Keep Looking

Every Sunday I have the privilege of doing a “children’s sermon” before the kids go to “children’s church.”  I love this part of the service because I absolutely love the children in our church.  Right now the children are learning about the life of Moses.  This past Sunday it was my responsibility to tell them about God speaking to Moses at the burning bush and how God called him to go rescue the Hebrews from Egypt. (See Exodus 3)  I used my brief time with the kids to tell them that Moses had failed miserably earlier in his life—actually killing an Egyptian—but God did not hold his past against him and still wanted to use him in His service.  This is certainly an important lesson; it is crucial that we all understand that our pasts do not have to limit our service of God now or in the future.

Another lesson I could have just as well emphasized is how the story of Moses’ encounter with God at the burning bush is a reminder that God is not limited in the least in how or where He can speak to us.  A few days ago I came across the following tale in Ken Gire’s book, Windows of the Soul“The story is told of a pagan who asked a rabbi, ‘Why did God speak to Moses from the thornbush?’ For the pagan thought God should have spoken instead in a peal of thunder or on the peak of some majestic mountain.  The rabbi answered, ‘To teach you that there is no place on earth where God’s glory is not, not even in a humble thornbush.’”   Actually it is quite interesting to remember how many different ways God spoke in the Scriptures.  One of my favorites is through Balaam’s donkey.  (See Numbers 22:30) When we recall these, why would we conclude that God does not still have an endless supply of ways He can speak or reach out to us?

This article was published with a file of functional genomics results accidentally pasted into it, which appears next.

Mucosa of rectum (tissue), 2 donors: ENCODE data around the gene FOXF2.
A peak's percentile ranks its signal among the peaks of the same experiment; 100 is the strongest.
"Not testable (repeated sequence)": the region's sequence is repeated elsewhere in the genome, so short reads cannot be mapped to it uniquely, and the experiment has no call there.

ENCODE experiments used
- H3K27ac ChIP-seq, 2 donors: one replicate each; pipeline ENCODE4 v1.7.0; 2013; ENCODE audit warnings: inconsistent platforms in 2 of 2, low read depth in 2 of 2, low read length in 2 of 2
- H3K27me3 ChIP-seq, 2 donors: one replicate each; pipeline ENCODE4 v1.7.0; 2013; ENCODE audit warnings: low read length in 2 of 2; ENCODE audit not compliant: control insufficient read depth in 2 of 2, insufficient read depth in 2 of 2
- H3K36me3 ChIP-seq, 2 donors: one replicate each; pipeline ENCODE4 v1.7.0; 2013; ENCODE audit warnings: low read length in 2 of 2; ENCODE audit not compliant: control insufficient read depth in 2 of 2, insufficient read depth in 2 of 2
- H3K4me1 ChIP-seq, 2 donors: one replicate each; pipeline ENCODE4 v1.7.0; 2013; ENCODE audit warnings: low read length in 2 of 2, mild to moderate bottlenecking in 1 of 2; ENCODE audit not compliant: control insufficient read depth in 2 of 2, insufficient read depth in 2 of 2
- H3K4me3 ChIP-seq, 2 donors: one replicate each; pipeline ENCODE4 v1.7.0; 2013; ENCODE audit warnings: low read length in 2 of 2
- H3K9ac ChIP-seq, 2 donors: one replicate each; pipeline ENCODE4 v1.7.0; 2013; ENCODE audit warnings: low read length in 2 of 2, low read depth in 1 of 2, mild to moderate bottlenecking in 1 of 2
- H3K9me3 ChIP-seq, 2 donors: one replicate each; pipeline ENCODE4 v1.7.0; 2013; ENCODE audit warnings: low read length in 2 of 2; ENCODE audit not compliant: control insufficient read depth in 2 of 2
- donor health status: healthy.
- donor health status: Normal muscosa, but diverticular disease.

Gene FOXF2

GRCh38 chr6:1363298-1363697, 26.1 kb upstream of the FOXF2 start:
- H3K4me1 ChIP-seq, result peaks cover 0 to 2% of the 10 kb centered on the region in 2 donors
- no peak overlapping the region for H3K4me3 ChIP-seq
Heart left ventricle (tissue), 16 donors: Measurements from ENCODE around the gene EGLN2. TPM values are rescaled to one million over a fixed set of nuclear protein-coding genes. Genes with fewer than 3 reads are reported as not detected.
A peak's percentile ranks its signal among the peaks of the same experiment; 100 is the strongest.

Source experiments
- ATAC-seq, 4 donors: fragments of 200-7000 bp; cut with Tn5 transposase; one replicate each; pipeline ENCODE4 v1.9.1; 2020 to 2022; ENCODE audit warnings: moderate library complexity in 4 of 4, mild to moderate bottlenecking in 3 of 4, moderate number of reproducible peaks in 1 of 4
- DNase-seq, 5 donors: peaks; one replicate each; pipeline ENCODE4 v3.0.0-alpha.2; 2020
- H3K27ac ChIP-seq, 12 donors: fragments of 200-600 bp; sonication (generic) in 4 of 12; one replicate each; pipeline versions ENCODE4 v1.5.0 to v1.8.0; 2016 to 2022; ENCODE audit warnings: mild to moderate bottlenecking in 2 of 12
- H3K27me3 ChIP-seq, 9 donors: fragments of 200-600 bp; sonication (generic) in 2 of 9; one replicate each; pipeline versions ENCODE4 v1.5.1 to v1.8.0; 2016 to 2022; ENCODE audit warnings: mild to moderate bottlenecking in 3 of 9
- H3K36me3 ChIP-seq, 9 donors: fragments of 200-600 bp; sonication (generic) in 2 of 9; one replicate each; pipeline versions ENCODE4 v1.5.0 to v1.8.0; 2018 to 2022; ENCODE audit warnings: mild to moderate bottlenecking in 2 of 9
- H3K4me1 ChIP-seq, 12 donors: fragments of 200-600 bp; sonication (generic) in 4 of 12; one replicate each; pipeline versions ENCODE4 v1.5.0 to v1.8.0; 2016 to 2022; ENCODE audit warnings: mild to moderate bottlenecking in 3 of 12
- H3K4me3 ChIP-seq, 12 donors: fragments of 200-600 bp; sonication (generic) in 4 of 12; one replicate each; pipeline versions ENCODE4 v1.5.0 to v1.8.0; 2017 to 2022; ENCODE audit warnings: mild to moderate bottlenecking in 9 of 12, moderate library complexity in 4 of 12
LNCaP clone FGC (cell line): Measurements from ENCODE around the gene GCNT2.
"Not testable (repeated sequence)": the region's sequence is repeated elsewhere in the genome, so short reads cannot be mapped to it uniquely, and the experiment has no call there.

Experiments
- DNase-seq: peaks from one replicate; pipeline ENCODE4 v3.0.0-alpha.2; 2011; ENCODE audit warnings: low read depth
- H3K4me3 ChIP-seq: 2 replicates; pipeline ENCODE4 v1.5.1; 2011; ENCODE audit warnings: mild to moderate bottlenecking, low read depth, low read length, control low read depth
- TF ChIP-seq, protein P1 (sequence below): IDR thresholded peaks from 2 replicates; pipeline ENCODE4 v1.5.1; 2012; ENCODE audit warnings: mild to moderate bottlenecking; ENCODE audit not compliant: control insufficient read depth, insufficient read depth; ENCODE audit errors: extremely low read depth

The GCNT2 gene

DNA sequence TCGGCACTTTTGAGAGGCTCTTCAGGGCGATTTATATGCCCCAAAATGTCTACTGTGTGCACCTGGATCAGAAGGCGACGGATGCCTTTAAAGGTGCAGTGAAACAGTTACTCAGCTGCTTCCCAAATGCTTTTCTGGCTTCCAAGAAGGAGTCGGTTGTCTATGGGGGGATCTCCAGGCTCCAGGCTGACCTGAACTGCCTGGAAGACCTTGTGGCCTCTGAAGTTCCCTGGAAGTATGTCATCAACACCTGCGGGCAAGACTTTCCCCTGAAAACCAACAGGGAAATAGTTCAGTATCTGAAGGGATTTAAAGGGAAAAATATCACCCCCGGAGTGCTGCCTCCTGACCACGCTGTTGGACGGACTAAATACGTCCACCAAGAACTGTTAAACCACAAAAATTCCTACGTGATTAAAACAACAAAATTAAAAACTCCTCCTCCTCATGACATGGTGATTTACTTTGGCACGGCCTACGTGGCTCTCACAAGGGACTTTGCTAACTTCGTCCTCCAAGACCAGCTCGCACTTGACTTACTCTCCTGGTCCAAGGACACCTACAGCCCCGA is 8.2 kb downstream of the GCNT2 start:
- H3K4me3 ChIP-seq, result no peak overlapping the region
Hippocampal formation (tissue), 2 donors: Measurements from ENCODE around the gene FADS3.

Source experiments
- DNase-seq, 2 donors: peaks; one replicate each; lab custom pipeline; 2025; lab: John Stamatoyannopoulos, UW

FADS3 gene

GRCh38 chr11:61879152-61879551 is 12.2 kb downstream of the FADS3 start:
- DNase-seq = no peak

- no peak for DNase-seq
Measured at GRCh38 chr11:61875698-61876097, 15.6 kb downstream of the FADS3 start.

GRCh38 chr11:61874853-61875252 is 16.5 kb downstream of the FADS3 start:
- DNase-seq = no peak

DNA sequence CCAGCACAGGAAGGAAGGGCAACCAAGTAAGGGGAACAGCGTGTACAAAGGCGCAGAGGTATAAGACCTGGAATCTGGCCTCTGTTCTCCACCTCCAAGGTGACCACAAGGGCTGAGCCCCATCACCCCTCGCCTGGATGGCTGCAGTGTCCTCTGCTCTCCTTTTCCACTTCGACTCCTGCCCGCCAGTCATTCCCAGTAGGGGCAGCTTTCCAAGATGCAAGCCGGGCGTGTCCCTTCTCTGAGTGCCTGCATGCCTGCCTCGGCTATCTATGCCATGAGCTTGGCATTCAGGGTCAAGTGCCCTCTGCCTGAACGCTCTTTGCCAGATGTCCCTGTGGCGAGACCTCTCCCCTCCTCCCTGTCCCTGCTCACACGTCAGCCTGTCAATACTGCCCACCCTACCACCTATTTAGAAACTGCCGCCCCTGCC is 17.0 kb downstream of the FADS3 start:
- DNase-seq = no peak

Gire encourages us not only to remember that God has a variety of ways to speak to us but also to be on the lookout for these.  He says, “If we are to see the divine artist’s soul mediated through the lesser things of flesh and blood, field and stream, flute and drum, we must look for windows in places we are unaccustomed to looking.”  He indicates that we must pay more attention to our surroundings and “go on looking until we see something sacred…”

You already know that I believe that one of the places that God consistently makes Himself known to us is through His Creation.  The “divine artist’s soul” is undoubtedly manifested there.  Seeing God in Creation, however, does not always come easy.  It takes time, patience, and diligence.  I would add that a humble and prayerful spirit is also necessary.  Not all of God’s revelations are as noticeable or dramatic as a burning bush, so be on the lookout and keep looking until you “see something sacred.”


(I photographed the trees in the top image on the Blue Ridge Parkway near Grandfather Mountain.  I took the bottom image at Breaks Interstate Park not far from my home in Pikeville, KY.)